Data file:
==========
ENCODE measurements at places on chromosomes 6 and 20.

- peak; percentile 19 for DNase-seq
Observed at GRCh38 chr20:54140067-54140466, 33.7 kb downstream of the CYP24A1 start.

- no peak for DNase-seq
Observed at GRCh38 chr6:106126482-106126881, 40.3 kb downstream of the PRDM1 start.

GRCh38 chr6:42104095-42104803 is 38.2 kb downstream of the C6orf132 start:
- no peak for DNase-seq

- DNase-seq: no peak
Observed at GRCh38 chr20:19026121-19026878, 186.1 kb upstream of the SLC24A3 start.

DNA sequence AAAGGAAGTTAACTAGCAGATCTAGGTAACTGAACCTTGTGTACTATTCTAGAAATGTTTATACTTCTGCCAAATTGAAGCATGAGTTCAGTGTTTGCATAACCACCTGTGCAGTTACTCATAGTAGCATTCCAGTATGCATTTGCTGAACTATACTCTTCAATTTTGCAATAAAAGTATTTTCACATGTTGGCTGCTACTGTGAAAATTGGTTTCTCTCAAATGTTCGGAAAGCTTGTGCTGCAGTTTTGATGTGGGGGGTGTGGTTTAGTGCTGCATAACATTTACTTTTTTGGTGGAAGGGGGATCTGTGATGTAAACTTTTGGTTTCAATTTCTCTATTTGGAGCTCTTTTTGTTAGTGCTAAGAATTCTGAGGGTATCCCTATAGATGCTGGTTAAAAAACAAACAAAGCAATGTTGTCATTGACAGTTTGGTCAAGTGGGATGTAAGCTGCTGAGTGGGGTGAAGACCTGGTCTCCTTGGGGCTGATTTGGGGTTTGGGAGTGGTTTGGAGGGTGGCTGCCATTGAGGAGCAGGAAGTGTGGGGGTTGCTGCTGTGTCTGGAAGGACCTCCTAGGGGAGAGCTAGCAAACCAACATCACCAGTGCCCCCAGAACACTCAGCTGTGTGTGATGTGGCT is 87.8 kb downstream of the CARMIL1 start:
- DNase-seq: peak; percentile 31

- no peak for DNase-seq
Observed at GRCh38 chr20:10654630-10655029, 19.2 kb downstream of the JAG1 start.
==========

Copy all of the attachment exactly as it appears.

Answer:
ENCODE measurements at places on chromosomes 6 and 20.

- peak; percentile 19 for DNase-seq
Observed at GRCh38 chr20:54140067-54140466, 33.7 kb downstream of the CYP24A1 start.

- no peak for DNase-seq
Observed at GRCh38 chr6:106126482-106126881, 40.3 kb downstream of the PRDM1 start.

GRCh38 chr6:42104095-42104803 is 38.2 kb downstream of the C6orf132 start:
- no peak for DNase-seq

- DNase-seq: no peak
Observed at GRCh38 chr20:19026121-19026878, 186.1 kb upstream of the SLC24A3 start.

DNA sequence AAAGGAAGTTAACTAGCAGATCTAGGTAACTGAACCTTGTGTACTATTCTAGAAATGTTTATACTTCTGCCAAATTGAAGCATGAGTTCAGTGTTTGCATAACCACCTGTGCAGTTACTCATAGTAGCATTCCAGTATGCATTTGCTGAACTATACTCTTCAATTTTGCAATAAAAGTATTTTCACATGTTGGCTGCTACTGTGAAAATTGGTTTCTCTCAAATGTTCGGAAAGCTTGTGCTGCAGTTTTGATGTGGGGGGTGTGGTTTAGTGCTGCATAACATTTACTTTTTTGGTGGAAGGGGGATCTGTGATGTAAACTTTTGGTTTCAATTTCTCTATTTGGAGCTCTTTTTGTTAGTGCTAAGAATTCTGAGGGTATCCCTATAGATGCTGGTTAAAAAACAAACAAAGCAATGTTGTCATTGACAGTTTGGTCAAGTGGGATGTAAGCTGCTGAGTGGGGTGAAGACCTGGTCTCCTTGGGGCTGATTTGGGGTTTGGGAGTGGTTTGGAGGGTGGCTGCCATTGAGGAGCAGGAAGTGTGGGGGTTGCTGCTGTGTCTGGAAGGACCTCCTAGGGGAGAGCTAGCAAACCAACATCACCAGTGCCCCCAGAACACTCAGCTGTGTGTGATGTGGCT is 87.8 kb downstream of the CARMIL1 start:
- DNase-seq: peak; percentile 31

- no peak for DNase-seq
Observed at GRCh38 chr20:10654630-10655029, 19.2 kb downstream of the JAG1 start.